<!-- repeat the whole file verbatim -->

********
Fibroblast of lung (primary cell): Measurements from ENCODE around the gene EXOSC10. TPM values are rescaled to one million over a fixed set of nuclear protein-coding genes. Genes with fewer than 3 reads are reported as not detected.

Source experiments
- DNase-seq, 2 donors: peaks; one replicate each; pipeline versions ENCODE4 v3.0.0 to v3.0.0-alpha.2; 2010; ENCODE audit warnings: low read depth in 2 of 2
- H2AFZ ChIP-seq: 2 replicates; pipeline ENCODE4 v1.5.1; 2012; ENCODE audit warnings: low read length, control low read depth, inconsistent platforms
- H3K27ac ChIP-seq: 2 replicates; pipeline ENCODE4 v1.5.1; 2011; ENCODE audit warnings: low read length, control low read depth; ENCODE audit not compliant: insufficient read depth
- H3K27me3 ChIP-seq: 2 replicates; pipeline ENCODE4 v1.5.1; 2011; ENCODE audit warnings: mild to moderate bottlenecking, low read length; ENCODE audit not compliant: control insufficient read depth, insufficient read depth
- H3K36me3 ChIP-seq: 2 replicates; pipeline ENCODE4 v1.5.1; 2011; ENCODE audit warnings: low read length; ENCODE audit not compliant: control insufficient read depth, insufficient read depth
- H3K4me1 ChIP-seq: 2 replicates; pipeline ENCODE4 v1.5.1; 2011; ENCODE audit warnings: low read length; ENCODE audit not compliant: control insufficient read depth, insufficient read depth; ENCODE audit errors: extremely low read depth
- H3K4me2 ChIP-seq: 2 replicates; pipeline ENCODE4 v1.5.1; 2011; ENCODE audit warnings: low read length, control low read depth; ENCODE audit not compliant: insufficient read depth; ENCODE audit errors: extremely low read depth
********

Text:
Fibroblast of lung (primary cell): Measurements from ENCODE around the gene EXOSC10. TPM values are rescaled to one million over a fixed set of nuclear protein-coding genes. Genes with fewer than 3 reads are reported as not detected.

Source experiments
- DNase-seq, 2 donors: peaks; one replicate each; pipeline versions ENCODE4 v3.0.0 to v3.0.0-alpha.2; 2010; ENCODE audit warnings: low read depth in 2 of 2
- H2AFZ ChIP-seq: 2 replicates; pipeline ENCODE4 v1.5.1; 2012; ENCODE audit warnings: low read length, control low read depth, inconsistent platforms
- H3K27ac ChIP-seq: 2 replicates; pipeline ENCODE4 v1.5.1; 2011; ENCODE audit warnings: low read length, control low read depth; ENCODE audit not compliant: insufficient read depth
- H3K27me3 ChIP-seq: 2 replicates; pipeline ENCODE4 v1.5.1; 2011; ENCODE audit warnings: mild to moderate bottlenecking, low read length; ENCODE audit not compliant: control insufficient read depth, insufficient read depth
- H3K36me3 ChIP-seq: 2 replicates; pipeline ENCODE4 v1.5.1; 2011; ENCODE audit warnings: low read length; ENCODE audit not compliant: control insufficient read depth, insufficient read depth
- H3K4me1 ChIP-seq: 2 replicates; pipeline ENCODE4 v1.5.1; 2011; ENCODE audit warnings: low read length; ENCODE audit not compliant: control insufficient read depth, insufficient read depth; ENCODE audit errors: extremely low read depth
- H3K4me2 ChIP-seq: 2 replicates; pipeline ENCODE4 v1.5.1; 2011; ENCODE audit warnings: low read length, control low read depth; ENCODE audit not compliant: insufficient read depth; ENCODE audit errors: extremely low read depth